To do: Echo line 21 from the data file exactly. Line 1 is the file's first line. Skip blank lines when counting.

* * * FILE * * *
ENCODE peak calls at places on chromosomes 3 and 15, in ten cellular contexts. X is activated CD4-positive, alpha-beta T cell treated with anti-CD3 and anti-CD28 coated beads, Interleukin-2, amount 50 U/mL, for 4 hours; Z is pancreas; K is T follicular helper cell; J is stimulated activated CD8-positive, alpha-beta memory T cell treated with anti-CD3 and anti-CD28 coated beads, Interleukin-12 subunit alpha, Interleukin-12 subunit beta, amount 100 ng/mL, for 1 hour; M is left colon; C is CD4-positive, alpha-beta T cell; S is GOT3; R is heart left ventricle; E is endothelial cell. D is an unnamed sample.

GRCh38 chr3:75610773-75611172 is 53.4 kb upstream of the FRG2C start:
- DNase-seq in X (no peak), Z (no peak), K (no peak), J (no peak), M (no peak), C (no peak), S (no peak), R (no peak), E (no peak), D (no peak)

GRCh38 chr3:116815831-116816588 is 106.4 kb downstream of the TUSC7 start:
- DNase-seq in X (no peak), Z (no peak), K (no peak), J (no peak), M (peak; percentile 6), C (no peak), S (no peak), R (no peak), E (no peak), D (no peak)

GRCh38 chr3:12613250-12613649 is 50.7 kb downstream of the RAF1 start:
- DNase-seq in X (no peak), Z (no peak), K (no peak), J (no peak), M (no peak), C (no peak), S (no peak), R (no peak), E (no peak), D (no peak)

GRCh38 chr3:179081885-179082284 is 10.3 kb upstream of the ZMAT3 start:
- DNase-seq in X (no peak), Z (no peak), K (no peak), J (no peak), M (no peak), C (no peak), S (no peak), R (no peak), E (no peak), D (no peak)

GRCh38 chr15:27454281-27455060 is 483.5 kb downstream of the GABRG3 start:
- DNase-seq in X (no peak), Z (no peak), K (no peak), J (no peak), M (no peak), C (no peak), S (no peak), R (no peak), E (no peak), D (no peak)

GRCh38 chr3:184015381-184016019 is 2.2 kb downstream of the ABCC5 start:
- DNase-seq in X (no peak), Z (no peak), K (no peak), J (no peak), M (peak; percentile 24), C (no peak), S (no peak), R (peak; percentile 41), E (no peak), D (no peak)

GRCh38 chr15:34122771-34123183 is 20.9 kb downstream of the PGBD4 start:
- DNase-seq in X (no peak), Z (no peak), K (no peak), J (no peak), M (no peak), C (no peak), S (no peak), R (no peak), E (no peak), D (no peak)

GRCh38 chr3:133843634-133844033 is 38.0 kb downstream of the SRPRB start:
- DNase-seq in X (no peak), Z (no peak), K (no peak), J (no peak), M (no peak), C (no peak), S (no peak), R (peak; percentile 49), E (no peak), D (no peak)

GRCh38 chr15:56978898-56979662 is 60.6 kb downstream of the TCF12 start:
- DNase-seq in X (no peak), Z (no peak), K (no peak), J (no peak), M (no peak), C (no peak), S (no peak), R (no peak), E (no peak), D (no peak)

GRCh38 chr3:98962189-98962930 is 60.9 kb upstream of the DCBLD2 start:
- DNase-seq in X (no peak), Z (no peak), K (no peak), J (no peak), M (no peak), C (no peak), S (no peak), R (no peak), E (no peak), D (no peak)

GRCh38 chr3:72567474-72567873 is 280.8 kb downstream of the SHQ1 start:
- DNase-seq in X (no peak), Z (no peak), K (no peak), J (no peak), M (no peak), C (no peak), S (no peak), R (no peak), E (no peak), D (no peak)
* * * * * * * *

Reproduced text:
- DNase-seq in X (no peak), Z (no peak), K (no peak), J (no peak), M (no peak), C (no peak), S (no peak), R (no peak), E (no peak), D (no peak)